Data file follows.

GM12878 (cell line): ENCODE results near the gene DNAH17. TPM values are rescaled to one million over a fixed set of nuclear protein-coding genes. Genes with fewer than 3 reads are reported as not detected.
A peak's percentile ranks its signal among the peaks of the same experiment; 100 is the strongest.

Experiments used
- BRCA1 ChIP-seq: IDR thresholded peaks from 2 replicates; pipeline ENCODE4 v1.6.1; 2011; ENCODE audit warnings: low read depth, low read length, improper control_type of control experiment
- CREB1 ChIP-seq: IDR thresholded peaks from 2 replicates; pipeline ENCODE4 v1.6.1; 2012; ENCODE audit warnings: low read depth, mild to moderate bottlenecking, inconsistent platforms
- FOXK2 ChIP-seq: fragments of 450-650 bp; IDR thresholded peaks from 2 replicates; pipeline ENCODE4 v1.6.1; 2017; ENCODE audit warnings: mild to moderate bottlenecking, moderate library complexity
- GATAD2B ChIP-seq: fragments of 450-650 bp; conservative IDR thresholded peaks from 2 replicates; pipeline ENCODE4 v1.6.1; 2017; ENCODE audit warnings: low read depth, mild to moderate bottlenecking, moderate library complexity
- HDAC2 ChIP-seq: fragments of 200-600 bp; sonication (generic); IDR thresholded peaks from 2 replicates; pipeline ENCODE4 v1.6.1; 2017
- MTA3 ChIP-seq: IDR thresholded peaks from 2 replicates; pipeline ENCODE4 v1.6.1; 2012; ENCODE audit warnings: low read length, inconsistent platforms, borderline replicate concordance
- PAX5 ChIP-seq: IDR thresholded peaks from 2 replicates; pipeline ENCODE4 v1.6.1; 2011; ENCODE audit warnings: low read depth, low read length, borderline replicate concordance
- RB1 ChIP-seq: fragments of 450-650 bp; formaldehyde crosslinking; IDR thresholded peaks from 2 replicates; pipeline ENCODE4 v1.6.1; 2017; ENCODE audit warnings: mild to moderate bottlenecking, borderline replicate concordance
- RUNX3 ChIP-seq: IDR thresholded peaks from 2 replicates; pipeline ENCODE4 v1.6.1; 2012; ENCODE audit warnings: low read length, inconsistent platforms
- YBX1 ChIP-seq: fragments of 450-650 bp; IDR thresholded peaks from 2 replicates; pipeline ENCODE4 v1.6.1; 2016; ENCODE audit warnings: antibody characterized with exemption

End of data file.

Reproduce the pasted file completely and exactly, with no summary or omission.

GM12878 (cell line): ENCODE results near the gene DNAH17. TPM values are rescaled to one million over a fixed set of nuclear protein-coding genes. Genes with fewer than 3 reads are reported as not detected.
A peak's percentile ranks its signal among the peaks of the same experiment; 100 is the strongest.

Experiments used
- BRCA1 ChIP-seq: IDR thresholded peaks from 2 replicates; pipeline ENCODE4 v1.6.1; 2011; ENCODE audit warnings: low read depth, low read length, improper control_type of control experiment
- CREB1 ChIP-seq: IDR thresholded peaks from 2 replicates; pipeline ENCODE4 v1.6.1; 2012; ENCODE audit warnings: low read depth, mild to moderate bottlenecking, inconsistent platforms
- FOXK2 ChIP-seq: fragments of 450-650 bp; IDR thresholded peaks from 2 replicates; pipeline ENCODE4 v1.6.1; 2017; ENCODE audit warnings: mild to moderate bottlenecking, moderate library complexity
- GATAD2B ChIP-seq: fragments of 450-650 bp; conservative IDR thresholded peaks from 2 replicates; pipeline ENCODE4 v1.6.1; 2017; ENCODE audit warnings: low read depth, mild to moderate bottlenecking, moderate library complexity
- HDAC2 ChIP-seq: fragments of 200-600 bp; sonication (generic); IDR thresholded peaks from 2 replicates; pipeline ENCODE4 v1.6.1; 2017
- MTA3 ChIP-seq: IDR thresholded peaks from 2 replicates; pipeline ENCODE4 v1.6.1; 2012; ENCODE audit warnings: low read length, inconsistent platforms, borderline replicate concordance
- PAX5 ChIP-seq: IDR thresholded peaks from 2 replicates; pipeline ENCODE4 v1.6.1; 2011; ENCODE audit warnings: low read depth, low read length, borderline replicate concordance
- RB1 ChIP-seq: fragments of 450-650 bp; formaldehyde crosslinking; IDR thresholded peaks from 2 replicates; pipeline ENCODE4 v1.6.1; 2017; ENCODE audit warnings: mild to moderate bottlenecking, borderline replicate concordance
- RUNX3 ChIP-seq: IDR thresholded peaks from 2 replicates; pipeline ENCODE4 v1.6.1; 2012; ENCODE audit warnings: low read length, inconsistent platforms
- YBX1 ChIP-seq: fragments of 450-650 bp; IDR thresholded peaks from 2 replicates; pipeline ENCODE4 v1.6.1; 2016; ENCODE audit warnings: antibody characterized with exemption